Tate Britain  Duveen Galleries
28 January – 8 June 2008

The Return of the Gods is the first exhibition in Britain to focus on British neoclassical sculpture. Displayed in the monumental Duveen galleries from 28 January to 1 June it will bring together around 30 major figurative sculptures created by British artists or for British patrons from around 1760 to 1860 including Canova’s celebrated Three Graces.

Neoclassical sculpture was an international phenomenon whose emergence in Britain was dramatic and influential. Fuelled by the discovery of Roman ruins of Pompeii in 1748 and the publication in 1764 of Winckelmann’s History of Ancient Art, aristocrats and other Grand Tourists acquired large and impressive collections of contemporary sculpture by artists such as Canova, Thorvaldsen, Wilton, Banks, and Nollekens. These artists exploited previously unexplored subjects – taken from classical mythology, literature, and ancient and modern history – in order to depict the nude with unprecedented freedom and sensuality.

Works on display will include Thomas Banks’s Thetis Dipping Achilles into the Styx (V&A), Canova’s Three Graces (V&A/National GalleriesScotland), Nollekens’ Venus Chiding Cupid and Mercury (UsherArtGallery, Lincoln) and Thorvaldsen’s Three Graces (RochdaleArtGallery). These sculptures symbolised the power and beauty of the ancient world, rediscovered and brought to life in pure white marble. The exhibition will also include an example of antique sculpture, restored in the eighteenth century, which will contrast with the neoclassical pieces while highlighting the origins of the style.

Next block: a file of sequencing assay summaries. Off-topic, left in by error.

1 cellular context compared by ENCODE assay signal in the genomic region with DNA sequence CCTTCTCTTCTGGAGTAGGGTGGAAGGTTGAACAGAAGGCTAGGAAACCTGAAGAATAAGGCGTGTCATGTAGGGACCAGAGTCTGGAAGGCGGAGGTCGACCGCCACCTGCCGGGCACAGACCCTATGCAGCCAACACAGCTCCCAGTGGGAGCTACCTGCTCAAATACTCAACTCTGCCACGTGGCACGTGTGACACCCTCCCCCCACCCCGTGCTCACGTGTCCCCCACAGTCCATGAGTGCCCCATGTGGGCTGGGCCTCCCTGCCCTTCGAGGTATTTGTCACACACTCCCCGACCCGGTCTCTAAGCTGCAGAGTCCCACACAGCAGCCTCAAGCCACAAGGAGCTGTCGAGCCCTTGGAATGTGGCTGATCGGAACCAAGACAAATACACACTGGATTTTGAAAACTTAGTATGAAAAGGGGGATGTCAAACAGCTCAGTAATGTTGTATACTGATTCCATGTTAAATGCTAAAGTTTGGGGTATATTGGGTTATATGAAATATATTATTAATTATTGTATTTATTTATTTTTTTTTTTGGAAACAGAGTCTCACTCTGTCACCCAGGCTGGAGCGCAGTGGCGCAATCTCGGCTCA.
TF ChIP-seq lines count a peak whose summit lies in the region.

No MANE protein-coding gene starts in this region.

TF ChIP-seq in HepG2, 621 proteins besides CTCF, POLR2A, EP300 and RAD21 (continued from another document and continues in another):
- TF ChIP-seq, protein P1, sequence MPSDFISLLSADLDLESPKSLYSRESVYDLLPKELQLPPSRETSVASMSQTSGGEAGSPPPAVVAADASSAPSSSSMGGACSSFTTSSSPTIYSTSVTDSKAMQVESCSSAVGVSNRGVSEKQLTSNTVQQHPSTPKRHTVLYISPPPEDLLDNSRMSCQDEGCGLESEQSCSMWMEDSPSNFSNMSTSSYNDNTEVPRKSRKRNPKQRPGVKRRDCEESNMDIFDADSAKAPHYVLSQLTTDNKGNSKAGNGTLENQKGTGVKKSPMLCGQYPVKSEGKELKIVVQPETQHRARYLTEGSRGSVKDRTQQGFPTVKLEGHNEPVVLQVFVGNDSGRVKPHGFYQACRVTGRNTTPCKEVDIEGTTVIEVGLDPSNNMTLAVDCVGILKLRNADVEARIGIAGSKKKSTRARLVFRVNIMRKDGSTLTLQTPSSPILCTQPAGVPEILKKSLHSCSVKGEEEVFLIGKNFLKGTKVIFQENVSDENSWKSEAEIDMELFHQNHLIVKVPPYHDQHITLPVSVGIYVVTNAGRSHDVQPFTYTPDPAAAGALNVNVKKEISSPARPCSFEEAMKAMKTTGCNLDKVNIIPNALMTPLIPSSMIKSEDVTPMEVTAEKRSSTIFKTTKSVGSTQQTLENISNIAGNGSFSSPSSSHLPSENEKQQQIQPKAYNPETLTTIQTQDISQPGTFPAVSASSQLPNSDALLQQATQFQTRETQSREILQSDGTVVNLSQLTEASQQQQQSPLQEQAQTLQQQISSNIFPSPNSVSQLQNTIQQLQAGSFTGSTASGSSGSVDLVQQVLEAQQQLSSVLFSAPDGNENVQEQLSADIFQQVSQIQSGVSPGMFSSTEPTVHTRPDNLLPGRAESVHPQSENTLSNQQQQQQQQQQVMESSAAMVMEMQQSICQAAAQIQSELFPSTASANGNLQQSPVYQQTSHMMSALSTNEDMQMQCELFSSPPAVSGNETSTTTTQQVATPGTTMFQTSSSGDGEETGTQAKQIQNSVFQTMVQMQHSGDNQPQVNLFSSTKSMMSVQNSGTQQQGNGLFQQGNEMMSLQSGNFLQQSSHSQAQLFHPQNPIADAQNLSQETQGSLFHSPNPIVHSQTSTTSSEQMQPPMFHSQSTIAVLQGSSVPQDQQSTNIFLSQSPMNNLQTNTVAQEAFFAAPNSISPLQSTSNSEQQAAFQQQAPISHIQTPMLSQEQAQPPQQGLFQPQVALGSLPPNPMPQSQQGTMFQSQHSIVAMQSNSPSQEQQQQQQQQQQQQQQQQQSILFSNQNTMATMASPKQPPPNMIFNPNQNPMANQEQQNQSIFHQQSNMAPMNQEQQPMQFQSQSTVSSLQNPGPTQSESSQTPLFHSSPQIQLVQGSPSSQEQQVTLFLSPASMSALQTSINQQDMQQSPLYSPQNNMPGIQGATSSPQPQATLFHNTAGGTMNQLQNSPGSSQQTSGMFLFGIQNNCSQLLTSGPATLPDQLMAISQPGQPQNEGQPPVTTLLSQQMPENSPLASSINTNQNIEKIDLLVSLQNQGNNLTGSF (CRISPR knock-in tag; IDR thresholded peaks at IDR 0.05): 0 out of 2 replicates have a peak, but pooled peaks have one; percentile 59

Made primarily for their appeal as virtuoso objects in their own right, these were works of art for contemplation and display, for close examination and admiration. Observation of the human body, soft flesh transformed and idealised in highly polished, hard white marble, was the essence of this sculpture. Artists created emotional figure groups and scenes and portrayed contemporary people in new ways – their faces and hairstyles, poses and expressions reflecting the idealism and purity of the style.

The exhibition has been selected by Marjorie Trusted of the V&A, together with Tim Knox and Helen Dorey of Sir John Soane’s Museum and co-ordinated by Martin Myrone of Tate. A fully illustrated catalogue by Marjorie Trusted with contributions from Helen Dorey and Tim Knox will accompany the exhibition (priced £6.99).

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